Also, if the country has a large community of speaks in your non-native tongue, you could also use this. For example, moving from the United States to Europe to practise or learn a new language.

This way if asked, you can honestly answer, like:

I am looking to move to Newtown to be with my partner who is studying at Newtown University. However, I've always been interested in programmer community in Newtown, and am hoping to improve my Esperanto.

By giving other reasons that attract you to the town you can help might allay any concerns of stability and risk the prospective employer might have about taking on an employee who would be moving a great distance.

  • Please don't take my question as an insult to your relationship, I was just purely talking from an employers perspective. Good luck with the move!
    – user9158
    Mar 24, 2014 at 22:49
  • 1
    Add "Study is a short term condition" to the questions list. What happens in 1, 2 or 3 years....
    – mattnz
    Mar 25, 2014 at 4:08
  • 1
    @hirse Makes sense. Also, please don't take my answer as any but how an employer may think. I hope you move goes really well and wish you both good luck :)
    – user9158
    Mar 26, 2014 at 10:44

The phrase you're looking for is "for family reasons". You can explain that you are looking to move to that location for family reasons and are interested in that company because (blah blah blah). We live in a pretty mobile world; two-body problems like this are not uncommon.

You don't have to say anything up front, though: the fact that you're applying for the job indicates your willingness to move to that location, and at that point in the process it doesn't matter whether that's "I'm willing to move there" or "I want to move there". I've seen plenty of applications from out-of-town candidates where nothing was said, and that didn't raise any red flags. To anybody other than the folks who handle visa sponsorships, 500 miles away is not really any different than 5000 miles away -- a move is a move.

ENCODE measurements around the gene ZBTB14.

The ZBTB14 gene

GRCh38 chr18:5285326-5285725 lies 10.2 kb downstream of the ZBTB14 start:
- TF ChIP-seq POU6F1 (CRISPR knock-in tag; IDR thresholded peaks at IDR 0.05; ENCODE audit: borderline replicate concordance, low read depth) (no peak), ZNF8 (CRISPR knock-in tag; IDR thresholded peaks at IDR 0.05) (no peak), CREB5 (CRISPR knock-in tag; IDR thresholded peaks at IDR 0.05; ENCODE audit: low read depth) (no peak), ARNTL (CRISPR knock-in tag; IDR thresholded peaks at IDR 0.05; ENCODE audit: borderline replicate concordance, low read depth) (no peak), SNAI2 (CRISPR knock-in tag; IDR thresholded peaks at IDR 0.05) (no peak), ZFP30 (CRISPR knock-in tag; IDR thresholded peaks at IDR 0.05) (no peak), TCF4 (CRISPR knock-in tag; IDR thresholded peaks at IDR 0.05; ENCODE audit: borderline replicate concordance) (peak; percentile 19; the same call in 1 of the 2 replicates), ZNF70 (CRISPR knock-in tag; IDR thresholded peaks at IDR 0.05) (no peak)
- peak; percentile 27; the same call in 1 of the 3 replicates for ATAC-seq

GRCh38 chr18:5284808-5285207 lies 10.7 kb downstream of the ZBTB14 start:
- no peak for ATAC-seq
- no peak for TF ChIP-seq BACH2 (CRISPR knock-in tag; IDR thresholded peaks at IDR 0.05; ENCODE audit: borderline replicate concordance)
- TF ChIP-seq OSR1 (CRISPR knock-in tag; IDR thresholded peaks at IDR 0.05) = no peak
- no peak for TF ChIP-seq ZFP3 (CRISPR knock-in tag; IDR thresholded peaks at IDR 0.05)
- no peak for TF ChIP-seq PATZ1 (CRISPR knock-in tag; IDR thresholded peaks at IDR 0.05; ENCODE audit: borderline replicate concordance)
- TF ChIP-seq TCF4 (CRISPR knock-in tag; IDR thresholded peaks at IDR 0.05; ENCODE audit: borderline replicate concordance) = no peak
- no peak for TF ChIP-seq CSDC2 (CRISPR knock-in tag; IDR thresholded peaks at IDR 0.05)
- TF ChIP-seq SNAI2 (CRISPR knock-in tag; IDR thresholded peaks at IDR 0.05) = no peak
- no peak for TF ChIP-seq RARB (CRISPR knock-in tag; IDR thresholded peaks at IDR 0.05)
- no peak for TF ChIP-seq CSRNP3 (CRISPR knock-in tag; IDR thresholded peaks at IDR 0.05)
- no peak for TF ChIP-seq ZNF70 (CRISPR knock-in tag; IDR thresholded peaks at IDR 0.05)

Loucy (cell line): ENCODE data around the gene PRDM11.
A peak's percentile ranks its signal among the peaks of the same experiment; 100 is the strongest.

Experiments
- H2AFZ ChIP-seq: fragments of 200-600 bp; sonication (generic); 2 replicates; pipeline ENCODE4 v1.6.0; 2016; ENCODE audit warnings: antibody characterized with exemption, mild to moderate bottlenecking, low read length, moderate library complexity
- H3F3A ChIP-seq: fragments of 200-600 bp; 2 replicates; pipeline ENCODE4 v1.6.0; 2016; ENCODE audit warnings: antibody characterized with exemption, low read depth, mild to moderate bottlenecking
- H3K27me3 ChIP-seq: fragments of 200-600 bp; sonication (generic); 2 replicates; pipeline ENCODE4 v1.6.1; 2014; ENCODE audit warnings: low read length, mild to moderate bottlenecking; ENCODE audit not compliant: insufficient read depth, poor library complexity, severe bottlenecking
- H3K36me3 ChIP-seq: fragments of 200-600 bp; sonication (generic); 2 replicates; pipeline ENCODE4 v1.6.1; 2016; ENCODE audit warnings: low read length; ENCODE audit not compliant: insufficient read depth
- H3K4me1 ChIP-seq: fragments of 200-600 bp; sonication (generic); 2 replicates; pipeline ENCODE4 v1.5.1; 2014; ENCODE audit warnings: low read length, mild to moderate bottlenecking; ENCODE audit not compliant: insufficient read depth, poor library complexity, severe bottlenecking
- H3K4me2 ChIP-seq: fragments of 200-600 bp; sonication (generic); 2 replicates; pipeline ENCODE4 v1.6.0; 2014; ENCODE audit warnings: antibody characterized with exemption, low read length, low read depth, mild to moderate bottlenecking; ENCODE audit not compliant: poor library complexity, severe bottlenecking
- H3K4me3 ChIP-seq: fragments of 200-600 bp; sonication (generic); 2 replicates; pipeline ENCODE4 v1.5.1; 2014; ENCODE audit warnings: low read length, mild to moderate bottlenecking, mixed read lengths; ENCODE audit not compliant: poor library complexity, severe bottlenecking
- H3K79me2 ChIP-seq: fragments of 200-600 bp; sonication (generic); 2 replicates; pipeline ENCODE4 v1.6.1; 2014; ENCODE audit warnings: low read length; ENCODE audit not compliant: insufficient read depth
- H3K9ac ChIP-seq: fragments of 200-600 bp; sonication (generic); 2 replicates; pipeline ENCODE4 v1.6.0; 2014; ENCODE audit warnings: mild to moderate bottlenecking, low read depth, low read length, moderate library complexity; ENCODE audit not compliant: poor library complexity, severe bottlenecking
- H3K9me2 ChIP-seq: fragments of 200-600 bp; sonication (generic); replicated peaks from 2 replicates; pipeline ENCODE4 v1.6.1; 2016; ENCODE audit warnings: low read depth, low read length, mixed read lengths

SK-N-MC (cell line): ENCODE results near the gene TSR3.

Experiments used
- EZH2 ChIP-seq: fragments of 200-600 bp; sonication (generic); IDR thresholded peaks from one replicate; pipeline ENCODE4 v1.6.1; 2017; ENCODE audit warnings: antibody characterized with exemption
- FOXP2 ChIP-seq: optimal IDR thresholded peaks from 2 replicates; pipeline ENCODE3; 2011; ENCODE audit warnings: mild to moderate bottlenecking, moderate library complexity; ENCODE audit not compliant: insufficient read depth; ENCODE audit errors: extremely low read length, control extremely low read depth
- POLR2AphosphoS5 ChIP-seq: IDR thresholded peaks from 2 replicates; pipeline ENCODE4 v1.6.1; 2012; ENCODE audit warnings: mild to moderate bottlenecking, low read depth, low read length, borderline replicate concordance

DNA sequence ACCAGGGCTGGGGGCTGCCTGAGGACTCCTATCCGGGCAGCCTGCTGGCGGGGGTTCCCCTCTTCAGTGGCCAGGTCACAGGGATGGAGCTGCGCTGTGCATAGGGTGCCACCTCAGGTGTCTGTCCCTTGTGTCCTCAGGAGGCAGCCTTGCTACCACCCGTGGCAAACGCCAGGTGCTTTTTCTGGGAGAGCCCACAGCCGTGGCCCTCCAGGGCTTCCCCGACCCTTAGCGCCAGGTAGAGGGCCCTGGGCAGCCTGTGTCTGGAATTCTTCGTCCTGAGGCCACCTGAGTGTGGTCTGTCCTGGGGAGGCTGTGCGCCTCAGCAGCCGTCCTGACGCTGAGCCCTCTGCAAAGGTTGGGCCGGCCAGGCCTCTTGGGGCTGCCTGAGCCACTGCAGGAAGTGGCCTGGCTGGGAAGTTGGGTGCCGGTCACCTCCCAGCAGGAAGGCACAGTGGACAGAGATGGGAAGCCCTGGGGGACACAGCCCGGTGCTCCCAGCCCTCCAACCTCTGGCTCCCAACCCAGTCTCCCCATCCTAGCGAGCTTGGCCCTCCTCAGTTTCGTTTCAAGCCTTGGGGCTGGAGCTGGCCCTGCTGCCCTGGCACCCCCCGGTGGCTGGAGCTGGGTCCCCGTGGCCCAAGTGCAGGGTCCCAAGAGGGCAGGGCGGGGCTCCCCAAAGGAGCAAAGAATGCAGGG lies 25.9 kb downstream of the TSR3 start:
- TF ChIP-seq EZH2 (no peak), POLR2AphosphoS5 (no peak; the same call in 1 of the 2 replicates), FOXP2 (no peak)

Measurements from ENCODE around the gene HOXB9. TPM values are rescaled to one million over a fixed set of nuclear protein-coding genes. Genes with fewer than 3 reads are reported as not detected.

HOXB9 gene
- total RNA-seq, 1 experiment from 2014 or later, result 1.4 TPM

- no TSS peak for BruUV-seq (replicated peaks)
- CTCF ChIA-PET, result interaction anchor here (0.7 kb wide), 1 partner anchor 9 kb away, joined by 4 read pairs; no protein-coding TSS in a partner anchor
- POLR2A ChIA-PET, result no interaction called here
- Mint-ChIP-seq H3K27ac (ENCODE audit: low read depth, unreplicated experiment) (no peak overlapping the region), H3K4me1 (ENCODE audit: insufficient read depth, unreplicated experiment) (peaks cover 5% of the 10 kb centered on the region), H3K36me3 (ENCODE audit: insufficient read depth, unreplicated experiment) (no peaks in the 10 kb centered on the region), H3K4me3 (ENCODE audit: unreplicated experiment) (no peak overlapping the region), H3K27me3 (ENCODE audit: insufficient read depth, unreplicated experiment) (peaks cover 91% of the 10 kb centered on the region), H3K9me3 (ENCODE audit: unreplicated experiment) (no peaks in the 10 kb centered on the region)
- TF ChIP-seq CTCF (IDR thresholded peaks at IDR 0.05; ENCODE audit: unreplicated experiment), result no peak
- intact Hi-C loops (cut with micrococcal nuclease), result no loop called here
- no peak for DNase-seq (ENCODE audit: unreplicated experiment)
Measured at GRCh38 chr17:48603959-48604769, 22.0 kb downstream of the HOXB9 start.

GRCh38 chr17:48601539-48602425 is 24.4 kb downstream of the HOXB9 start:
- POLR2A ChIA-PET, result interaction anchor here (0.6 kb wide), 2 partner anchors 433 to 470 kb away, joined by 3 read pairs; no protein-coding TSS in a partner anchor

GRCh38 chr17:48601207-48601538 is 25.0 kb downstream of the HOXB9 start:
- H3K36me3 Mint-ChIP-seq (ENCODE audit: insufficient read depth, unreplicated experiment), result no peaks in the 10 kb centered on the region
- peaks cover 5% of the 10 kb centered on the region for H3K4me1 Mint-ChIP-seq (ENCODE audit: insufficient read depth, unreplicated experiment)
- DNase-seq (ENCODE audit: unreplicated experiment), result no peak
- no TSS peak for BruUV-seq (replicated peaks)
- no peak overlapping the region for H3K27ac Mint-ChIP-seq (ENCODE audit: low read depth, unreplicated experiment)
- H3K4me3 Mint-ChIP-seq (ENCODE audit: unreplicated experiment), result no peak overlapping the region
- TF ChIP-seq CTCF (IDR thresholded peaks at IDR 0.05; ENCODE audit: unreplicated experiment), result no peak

• "Family Reasons" is a very good way to put it - it sounds a lot better than 'for my girlfriend'. Regardless of how serious you are about this girl, it pays to sound more professional about the move.
    – Zibbobz
    Mar 25, 2014 at 16:12
  • Another thing is to stress that due to the "family reasons" you are already looking at a move to wherever the job is based, not moving for the job. This doesn't mean you can't still negotiate relocation as part of the deal, but shows you already have a commitment to the move. Mar 25, 2014 at 16:45

You don't have to include this information in a cover letter or in any part of your application if you don't feel comfortable doing so - but expect the question to come up in an interview at some point, and be ready to answer honestly and professionally.

As Monica said, "Family Reasons" is a good way to phrase it, and you do not need to explain your reasoning at all - if the employer never asks you, then you never have to tell them anything.

But if they do ask you, be honest, and be professional.

You must log in to answer this question.

Not the answer you're looking for? Browse other questions tagged .